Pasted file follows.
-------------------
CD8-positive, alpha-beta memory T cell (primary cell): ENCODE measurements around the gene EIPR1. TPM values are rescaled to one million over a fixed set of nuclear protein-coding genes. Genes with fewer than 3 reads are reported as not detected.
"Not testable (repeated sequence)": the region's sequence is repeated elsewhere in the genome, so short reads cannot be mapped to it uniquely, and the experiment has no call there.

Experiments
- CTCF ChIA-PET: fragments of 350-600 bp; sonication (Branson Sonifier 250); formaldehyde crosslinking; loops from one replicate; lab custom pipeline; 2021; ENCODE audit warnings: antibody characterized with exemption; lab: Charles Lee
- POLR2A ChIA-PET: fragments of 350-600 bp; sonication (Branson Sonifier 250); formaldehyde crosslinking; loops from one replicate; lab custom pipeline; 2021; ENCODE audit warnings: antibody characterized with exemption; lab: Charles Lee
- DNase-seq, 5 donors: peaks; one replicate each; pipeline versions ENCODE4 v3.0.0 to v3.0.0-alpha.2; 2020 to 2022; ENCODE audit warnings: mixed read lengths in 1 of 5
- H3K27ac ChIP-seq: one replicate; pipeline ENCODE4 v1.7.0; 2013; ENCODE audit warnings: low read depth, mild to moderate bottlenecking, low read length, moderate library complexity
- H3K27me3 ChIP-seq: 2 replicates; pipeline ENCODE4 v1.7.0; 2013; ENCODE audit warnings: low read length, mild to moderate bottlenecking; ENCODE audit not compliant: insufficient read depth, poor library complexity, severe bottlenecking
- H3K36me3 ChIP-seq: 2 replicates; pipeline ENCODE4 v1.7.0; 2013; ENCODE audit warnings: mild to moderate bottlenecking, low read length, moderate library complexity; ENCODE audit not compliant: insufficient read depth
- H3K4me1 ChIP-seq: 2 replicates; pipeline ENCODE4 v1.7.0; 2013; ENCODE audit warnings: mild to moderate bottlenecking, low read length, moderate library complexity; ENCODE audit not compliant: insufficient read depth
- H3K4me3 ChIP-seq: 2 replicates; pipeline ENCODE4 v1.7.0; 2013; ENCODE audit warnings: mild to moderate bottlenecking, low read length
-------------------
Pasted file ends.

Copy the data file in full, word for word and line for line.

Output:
CD8-positive, alpha-beta memory T cell (primary cell): ENCODE measurements around the gene EIPR1. TPM values are rescaled to one million over a fixed set of nuclear protein-coding genes. Genes with fewer than 3 reads are reported as not detected.
"Not testable (repeated sequence)": the region's sequence is repeated elsewhere in the genome, so short reads cannot be mapped to it uniquely, and the experiment has no call there.

Experiments
- CTCF ChIA-PET: fragments of 350-600 bp; sonication (Branson Sonifier 250); formaldehyde crosslinking; loops from one replicate; lab custom pipeline; 2021; ENCODE audit warnings: antibody characterized with exemption; lab: Charles Lee
- POLR2A ChIA-PET: fragments of 350-600 bp; sonication (Branson Sonifier 250); formaldehyde crosslinking; loops from one replicate; lab custom pipeline; 2021; ENCODE audit warnings: antibody characterized with exemption; lab: Charles Lee
- DNase-seq, 5 donors: peaks; one replicate each; pipeline versions ENCODE4 v3.0.0 to v3.0.0-alpha.2; 2020 to 2022; ENCODE audit warnings: mixed read lengths in 1 of 5
- H3K27ac ChIP-seq: one replicate; pipeline ENCODE4 v1.7.0; 2013; ENCODE audit warnings: low read depth, mild to moderate bottlenecking, low read length, moderate library complexity
- H3K27me3 ChIP-seq: 2 replicates; pipeline ENCODE4 v1.7.0; 2013; ENCODE audit warnings: low read length, mild to moderate bottlenecking; ENCODE audit not compliant: insufficient read depth, poor library complexity, severe bottlenecking
- H3K36me3 ChIP-seq: 2 replicates; pipeline ENCODE4 v1.7.0; 2013; ENCODE audit warnings: mild to moderate bottlenecking, low read length, moderate library complexity; ENCODE audit not compliant: insufficient read depth
- H3K4me1 ChIP-seq: 2 replicates; pipeline ENCODE4 v1.7.0; 2013; ENCODE audit warnings: mild to moderate bottlenecking, low read length, moderate library complexity; ENCODE audit not compliant: insufficient read depth
- H3K4me3 ChIP-seq: 2 replicates; pipeline ENCODE4 v1.7.0; 2013; ENCODE audit warnings: mild to moderate bottlenecking, low read length